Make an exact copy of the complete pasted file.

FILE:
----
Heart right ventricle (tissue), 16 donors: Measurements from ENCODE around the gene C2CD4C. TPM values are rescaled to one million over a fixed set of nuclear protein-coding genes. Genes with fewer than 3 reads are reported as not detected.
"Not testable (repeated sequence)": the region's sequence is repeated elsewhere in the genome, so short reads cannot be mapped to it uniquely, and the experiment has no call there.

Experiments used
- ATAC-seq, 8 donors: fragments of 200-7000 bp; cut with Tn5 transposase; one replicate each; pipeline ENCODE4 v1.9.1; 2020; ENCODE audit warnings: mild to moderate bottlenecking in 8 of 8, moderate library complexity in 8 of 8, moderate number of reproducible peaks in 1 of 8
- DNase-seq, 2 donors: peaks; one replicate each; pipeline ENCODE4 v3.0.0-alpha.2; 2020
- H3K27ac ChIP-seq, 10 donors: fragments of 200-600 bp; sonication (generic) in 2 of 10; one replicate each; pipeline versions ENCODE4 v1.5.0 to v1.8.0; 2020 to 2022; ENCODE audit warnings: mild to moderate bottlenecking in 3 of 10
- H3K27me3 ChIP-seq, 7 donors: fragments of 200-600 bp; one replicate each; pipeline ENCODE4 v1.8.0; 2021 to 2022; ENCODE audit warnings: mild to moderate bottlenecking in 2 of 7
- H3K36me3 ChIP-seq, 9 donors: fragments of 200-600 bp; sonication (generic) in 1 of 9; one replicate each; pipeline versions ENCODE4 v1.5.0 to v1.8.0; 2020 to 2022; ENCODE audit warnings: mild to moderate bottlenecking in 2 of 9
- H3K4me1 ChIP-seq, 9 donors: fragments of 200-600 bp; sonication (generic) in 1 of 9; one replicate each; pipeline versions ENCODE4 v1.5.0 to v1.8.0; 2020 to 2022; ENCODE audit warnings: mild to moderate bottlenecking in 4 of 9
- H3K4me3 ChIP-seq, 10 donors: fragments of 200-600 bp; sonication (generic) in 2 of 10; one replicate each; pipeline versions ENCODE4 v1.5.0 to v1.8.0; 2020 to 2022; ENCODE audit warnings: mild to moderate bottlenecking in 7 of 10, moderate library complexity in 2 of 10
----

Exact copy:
Heart right ventricle (tissue), 16 donors: Measurements from ENCODE around the gene C2CD4C. TPM values are rescaled to one million over a fixed set of nuclear protein-coding genes. Genes with fewer than 3 reads are reported as not detected.
"Not testable (repeated sequence)": the region's sequence is repeated elsewhere in the genome, so short reads cannot be mapped to it uniquely, and the experiment has no call there.

Experiments used
- ATAC-seq, 8 donors: fragments of 200-7000 bp; cut with Tn5 transposase; one replicate each; pipeline ENCODE4 v1.9.1; 2020; ENCODE audit warnings: mild to moderate bottlenecking in 8 of 8, moderate library complexity in 8 of 8, moderate number of reproducible peaks in 1 of 8
- DNase-seq, 2 donors: peaks; one replicate each; pipeline ENCODE4 v3.0.0-alpha.2; 2020
- H3K27ac ChIP-seq, 10 donors: fragments of 200-600 bp; sonication (generic) in 2 of 10; one replicate each; pipeline versions ENCODE4 v1.5.0 to v1.8.0; 2020 to 2022; ENCODE audit warnings: mild to moderate bottlenecking in 3 of 10
- H3K27me3 ChIP-seq, 7 donors: fragments of 200-600 bp; one replicate each; pipeline ENCODE4 v1.8.0; 2021 to 2022; ENCODE audit warnings: mild to moderate bottlenecking in 2 of 7
- H3K36me3 ChIP-seq, 9 donors: fragments of 200-600 bp; sonication (generic) in 1 of 9; one replicate each; pipeline versions ENCODE4 v1.5.0 to v1.8.0; 2020 to 2022; ENCODE audit warnings: mild to moderate bottlenecking in 2 of 9
- H3K4me1 ChIP-seq, 9 donors: fragments of 200-600 bp; sonication (generic) in 1 of 9; one replicate each; pipeline versions ENCODE4 v1.5.0 to v1.8.0; 2020 to 2022; ENCODE audit warnings: mild to moderate bottlenecking in 4 of 9
- H3K4me3 ChIP-seq, 10 donors: fragments of 200-600 bp; sonication (generic) in 2 of 10; one replicate each; pipeline versions ENCODE4 v1.5.0 to v1.8.0; 2020 to 2022; ENCODE audit warnings: mild to moderate bottlenecking in 7 of 10, moderate library complexity in 2 of 10